Restorative justice takes time: Creating a less incarcerated society will need local support, effort |

Restorative justice takes time: Creating a less incarcerated society will need local support, effort

If you recognize that mass incarceration as a strategy in dealing with crime is failing in the U.S., then you also become responsible to try something different.

That’s the philosophy behind exploring an alternative idea called restorative justice, an effort which seeks to reduce mass incarceration.

While the concept will take a nationwide approach, it will have to be implemented on a local scale, which is why law enforcement agencies across the country, Eagle County included, have been looking at the idea in recent years.

One of the country’s top voices in favor of restorative justice is Danielle Sered, who works with the restorative justice nonprofit Common Justice in Brooklyn, New York, and authored a book about her work published in 2019, “Until we reckon.”

Sered defines restorative justice as a decision making process that involves those most directly impacted by a given harm in identifying the pathway toward repair, and then carrying out the actions to get there.

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While it sounds simple, it’s “markedly different than the criminal justice system as we know it,” Sered writes.

Sered has worked with hundreds of survivors and perpetrators of violence in New York, and through the alternative to incarceration program at Common Justice, works to see those directly impacted by acts of violence receive the opportunity “to shape what repair will look like,” in her words. “And in the case of the responsible party, to carry out that repair instead of going to prison.”

In one case, when a victim noticed he had developed a fear of approaching the place where he was stabbed, the program helped ensure the assailant meet him at the place where the stabbing occurred, greet him respectfully and shake his hand.

“It seemed simple enough, but for the harmed party, this allowed him to overwrite the experience of trauma, which was situated, for him, in a specific place,” Sered writes.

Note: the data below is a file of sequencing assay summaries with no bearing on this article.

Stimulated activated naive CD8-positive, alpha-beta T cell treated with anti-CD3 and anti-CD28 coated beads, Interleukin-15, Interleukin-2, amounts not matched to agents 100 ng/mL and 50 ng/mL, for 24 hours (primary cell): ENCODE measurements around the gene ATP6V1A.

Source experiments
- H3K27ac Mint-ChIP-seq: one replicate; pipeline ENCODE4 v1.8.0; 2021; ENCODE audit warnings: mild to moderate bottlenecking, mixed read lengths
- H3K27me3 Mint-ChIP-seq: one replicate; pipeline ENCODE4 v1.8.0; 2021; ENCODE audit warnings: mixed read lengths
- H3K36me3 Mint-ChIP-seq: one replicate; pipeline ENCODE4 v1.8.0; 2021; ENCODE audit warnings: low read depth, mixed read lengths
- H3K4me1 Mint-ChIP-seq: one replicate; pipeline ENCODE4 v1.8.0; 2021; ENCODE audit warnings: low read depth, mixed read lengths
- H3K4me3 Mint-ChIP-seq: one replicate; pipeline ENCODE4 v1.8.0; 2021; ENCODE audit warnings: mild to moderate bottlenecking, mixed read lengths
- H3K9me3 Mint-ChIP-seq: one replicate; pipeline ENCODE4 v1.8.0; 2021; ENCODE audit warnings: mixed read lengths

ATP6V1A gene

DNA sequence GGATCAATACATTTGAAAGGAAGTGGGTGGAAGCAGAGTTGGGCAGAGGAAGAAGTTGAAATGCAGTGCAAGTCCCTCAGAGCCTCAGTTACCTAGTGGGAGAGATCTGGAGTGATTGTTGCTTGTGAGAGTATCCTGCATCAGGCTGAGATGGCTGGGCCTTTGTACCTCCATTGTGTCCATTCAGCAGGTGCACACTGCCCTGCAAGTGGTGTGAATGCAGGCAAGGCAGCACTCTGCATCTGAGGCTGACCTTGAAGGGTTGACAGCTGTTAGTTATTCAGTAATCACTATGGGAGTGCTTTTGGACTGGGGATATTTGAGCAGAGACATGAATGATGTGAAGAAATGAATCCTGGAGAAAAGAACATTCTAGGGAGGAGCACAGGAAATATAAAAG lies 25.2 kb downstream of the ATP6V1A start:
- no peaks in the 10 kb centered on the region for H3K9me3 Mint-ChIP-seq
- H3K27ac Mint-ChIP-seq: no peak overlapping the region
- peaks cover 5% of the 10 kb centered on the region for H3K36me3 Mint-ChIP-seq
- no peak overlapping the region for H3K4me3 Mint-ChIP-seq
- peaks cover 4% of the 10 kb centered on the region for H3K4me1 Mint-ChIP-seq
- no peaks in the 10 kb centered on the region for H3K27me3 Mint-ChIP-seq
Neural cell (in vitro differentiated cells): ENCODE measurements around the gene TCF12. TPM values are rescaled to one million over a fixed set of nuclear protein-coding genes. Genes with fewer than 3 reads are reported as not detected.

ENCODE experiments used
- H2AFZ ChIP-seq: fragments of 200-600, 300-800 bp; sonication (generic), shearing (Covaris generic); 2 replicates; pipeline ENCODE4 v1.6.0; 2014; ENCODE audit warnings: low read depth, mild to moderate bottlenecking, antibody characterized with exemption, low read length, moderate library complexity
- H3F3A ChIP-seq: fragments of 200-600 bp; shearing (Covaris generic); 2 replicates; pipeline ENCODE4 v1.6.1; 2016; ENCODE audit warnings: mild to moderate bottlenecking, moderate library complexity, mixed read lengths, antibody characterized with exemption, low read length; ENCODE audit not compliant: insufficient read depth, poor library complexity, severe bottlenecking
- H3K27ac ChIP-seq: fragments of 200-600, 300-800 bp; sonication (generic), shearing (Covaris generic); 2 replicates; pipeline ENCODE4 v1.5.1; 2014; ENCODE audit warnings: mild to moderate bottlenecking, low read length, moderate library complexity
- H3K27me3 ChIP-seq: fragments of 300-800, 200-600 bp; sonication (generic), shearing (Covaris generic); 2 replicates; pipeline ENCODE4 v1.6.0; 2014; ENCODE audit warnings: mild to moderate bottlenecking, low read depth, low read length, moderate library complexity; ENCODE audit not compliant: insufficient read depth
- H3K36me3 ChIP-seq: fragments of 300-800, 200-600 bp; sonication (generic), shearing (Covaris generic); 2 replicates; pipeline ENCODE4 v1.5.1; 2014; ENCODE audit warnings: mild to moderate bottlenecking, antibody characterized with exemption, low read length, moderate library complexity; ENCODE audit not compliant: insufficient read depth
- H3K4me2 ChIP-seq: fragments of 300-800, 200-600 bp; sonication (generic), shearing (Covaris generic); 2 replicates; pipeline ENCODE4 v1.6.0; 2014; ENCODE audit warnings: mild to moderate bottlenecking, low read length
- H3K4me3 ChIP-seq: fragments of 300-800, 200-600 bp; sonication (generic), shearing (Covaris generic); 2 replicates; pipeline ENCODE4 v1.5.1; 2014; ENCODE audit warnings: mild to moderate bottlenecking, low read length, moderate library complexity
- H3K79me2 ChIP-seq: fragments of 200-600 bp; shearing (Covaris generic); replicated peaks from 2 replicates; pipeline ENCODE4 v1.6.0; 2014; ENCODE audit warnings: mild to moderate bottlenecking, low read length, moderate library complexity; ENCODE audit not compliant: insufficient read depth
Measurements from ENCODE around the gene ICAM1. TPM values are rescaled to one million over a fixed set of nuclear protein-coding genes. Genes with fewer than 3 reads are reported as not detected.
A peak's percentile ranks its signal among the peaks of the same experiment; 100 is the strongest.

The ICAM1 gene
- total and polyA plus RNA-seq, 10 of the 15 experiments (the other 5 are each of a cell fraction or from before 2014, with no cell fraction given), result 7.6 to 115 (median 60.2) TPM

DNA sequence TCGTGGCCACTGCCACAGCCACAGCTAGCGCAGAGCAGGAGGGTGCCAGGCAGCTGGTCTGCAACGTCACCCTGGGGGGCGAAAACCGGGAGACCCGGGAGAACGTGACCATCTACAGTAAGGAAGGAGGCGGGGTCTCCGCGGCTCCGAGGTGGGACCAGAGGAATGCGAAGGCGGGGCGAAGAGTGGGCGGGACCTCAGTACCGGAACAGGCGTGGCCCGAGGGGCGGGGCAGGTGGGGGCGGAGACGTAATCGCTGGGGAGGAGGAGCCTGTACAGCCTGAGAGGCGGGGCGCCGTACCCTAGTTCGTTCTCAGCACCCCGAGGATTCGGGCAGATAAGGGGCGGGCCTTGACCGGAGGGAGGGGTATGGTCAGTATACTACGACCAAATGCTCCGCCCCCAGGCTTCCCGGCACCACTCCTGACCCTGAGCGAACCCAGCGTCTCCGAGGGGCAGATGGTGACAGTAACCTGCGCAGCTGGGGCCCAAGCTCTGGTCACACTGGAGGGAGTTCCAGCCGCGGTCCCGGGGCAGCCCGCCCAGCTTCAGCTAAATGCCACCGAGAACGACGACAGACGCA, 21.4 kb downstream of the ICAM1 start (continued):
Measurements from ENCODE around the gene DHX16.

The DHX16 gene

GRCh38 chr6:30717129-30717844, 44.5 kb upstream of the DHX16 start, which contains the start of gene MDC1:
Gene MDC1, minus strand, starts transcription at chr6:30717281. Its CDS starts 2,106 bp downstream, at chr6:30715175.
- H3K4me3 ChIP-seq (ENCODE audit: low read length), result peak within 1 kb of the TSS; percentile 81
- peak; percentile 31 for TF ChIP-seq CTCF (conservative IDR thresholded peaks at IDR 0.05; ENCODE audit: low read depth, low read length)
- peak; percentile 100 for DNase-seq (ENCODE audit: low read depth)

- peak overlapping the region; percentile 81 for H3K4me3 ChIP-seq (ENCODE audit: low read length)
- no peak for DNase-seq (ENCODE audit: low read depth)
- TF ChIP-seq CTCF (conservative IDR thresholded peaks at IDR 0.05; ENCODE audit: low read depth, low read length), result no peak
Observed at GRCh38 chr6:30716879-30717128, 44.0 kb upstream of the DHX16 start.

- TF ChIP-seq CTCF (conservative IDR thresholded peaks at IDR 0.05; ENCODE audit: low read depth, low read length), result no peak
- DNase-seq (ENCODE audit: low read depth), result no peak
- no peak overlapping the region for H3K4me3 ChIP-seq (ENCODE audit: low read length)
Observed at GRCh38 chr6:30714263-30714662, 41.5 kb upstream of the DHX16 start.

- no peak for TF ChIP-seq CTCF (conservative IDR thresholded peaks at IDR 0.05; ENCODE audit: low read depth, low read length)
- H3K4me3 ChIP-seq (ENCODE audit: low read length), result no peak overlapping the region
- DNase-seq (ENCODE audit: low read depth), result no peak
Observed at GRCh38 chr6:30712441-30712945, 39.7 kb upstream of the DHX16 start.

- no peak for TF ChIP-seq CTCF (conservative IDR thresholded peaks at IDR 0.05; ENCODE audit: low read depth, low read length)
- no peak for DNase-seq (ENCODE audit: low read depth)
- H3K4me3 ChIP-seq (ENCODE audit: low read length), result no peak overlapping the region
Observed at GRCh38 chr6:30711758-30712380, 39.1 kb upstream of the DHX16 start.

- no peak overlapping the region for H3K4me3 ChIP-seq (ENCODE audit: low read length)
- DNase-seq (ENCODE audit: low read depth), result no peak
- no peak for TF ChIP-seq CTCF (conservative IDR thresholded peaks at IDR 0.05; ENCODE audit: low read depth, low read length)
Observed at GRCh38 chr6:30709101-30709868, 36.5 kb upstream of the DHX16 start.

Fewer than 6 percent of Common Justice’s participants had been removed from the program for recidivism, Sered wrote in 2018, and between 2012 and 2018 only one person had been terminated because of a new crime.

Local efforts

Locally, the Eagle County Sheriff’s Department and others have looked into restorative justice.

Sheriff James van Beek said the county has taken steps in that direction in years past, and the 5th judicial district’s adult diversion program, which allows adult offenders who have committed felonies to obtain case resolutions that do not involve proceeding through the court system or a resulting criminal record, is a step that could be built upon in an effort to pursue restorative justice in Eagle County.

Vail Police Chief Dwight Henninger, who also acknowledges the benefits of restorative justice, says some of the creative sentencing that occurs under Vail Judge Cyrus “Buck” Allen fits the definition of restorative justice and also helps keep people out of jail.

Allen says it’s easy to tout creative and thoughtful approaches to justice in his courtroom, where he only sees misdemeanor offenses, and has plenty of time to talk to the people before him.

“At the lower levels of courts, you can talk to people more personally, especially when you don’t have a large docket where you have to get through 50 or 60 people in the morning,” Allen said.

In Vail, it comes down to something the community knows well — luxury.

“I have the luxury of time,” Allen said. “In that the docket isn’t so heavy that I have to go from one case to the next and keep a quick pace. I can spend time with each individual, and talk to them about what happened, why they got into trouble … I listen to what they have to say, and then try to tailor my approach to them based on who they are, not just the type of offense they committed. Talk to them on a more personal level.”